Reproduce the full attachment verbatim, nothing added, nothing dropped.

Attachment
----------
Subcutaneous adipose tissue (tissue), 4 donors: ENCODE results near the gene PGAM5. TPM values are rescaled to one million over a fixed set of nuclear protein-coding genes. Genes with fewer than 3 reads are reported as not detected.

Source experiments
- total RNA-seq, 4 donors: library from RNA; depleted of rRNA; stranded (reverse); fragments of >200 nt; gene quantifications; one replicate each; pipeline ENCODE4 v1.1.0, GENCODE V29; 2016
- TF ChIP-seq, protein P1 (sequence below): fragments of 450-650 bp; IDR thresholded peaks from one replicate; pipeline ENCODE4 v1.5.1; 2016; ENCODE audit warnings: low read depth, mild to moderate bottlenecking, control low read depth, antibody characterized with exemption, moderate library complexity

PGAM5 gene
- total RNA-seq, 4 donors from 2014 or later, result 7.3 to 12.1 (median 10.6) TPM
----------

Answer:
Subcutaneous adipose tissue (tissue), 4 donors: ENCODE results near the gene PGAM5. TPM values are rescaled to one million over a fixed set of nuclear protein-coding genes. Genes with fewer than 3 reads are reported as not detected.

Source experiments
- total RNA-seq, 4 donors: library from RNA; depleted of rRNA; stranded (reverse); fragments of >200 nt; gene quantifications; one replicate each; pipeline ENCODE4 v1.1.0, GENCODE V29; 2016
- TF ChIP-seq, protein P1 (sequence below): fragments of 450-650 bp; IDR thresholded peaks from one replicate; pipeline ENCODE4 v1.5.1; 2016; ENCODE audit warnings: low read depth, mild to moderate bottlenecking, control low read depth, antibody characterized with exemption, moderate library complexity

PGAM5 gene
- total RNA-seq, 4 donors from 2014 or later, result 7.3 to 12.1 (median 10.6) TPM